When I was a child, October was one of my favorite months. Perhaps it was my birthday, Halloween, the fall weather, or playing football in the street, but October always seemed somewhat magical.
As an adult, October remains an important month for other reasons. Yes, my birthday is still in October, but I’ve gotten to the age where I prefer to ignore that. Halloween is no longer magical and is now just answering the door for “trick or treaters.”
So what is special about October now?
World Communion Sunday with all its symbolism and potential is a very important tradition to me. Jesus said, “Blessed are the peacemakers, for they shall be called children of God.” It is no accident that our denomination has added the theme of peacemaking to World Communion Sunday. This Sunday, when Christians around the globe come to our Lord’s Table as a symbol of our unity, offers the hope that at least Christians can look beyond borders, languages, nationalities and ethnic backgrounds to proclaim that we are all brothers and sisters, children of the one God who created us all.
Of course our call to be peacemakers goes way beyond that, but World Communion Sunday acknowledges that we must start somewhere. We are called to work for peace in our community, and pray for peace and justice to extend beyond our reach and influence. As part of our worship tradition for WCS we circle the sanctuary for the benediction to sing “Let there be peace on earth… and let it begin with me.” And of course that is part of our reminder and celebration too… with all our prayers for global peace we must start by being at peace with the people we see and deal with on a daily basis. World peace will never happen if it doesn’t include us.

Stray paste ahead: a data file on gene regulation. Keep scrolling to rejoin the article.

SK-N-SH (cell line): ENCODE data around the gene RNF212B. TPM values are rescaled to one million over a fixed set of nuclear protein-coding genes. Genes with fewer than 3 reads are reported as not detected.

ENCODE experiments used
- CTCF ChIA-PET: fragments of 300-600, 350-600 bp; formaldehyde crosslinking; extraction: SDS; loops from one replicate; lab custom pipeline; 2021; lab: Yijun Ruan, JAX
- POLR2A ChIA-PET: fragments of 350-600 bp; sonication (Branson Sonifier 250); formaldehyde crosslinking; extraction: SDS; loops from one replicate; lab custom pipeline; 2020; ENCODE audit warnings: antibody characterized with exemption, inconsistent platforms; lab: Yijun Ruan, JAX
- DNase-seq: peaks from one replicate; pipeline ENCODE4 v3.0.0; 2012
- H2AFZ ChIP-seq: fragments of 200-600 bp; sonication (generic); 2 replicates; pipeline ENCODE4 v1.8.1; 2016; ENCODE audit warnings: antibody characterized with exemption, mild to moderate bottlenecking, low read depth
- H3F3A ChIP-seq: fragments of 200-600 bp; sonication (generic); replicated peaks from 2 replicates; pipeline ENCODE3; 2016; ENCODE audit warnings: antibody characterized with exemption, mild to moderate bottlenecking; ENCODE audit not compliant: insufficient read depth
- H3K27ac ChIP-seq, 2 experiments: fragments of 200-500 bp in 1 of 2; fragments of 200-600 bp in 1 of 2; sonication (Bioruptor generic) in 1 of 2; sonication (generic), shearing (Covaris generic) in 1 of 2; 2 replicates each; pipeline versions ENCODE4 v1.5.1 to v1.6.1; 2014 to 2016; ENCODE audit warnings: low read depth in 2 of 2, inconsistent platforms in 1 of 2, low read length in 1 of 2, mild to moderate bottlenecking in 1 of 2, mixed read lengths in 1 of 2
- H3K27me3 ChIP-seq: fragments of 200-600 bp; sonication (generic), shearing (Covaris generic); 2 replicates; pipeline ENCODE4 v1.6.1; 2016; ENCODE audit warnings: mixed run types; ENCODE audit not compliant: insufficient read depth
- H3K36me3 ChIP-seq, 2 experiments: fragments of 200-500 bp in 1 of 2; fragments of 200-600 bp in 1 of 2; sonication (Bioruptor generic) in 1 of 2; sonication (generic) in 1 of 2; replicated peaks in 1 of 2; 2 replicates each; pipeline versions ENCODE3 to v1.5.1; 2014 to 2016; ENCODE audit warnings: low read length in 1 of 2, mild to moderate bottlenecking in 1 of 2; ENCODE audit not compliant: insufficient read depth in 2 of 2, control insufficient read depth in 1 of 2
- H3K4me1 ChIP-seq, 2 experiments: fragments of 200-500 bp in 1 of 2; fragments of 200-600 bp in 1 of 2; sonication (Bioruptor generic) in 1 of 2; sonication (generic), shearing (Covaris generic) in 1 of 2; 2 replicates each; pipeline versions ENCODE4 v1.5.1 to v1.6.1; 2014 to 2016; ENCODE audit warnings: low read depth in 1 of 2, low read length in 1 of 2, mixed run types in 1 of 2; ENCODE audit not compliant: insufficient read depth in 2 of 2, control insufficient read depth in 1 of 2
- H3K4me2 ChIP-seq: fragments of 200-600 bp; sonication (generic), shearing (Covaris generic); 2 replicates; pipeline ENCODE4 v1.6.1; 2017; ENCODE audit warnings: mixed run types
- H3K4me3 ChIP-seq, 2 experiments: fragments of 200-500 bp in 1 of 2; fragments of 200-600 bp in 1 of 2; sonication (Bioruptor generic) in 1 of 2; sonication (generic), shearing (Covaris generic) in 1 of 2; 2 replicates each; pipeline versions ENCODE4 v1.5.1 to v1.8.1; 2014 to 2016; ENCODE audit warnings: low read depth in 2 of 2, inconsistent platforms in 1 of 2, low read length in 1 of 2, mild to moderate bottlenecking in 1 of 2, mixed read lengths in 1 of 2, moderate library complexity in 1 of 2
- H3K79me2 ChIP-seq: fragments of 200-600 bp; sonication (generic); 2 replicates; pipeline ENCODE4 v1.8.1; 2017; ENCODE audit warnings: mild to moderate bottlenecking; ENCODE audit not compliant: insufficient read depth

October is also the month that we emphasize “Stewardship.” That may not actually be one of our favorite themes; but it is an important one and an important time to consider what we would like to do as a church in the next year and what each of us as individuals can bring to the table to help make that happen, through our pledges but also in our gifts of time and involvement.
What both those themes have in common is that they remind us that the church is not something we go to, but rather something we belong to - a fellowship and ministry that doesn’t happen without our participation. October and November celebrate harvest themes and in October we reflect on all the blessings we have received and what we can do to extend those blessings to our community.
I hope you have an incredible fall.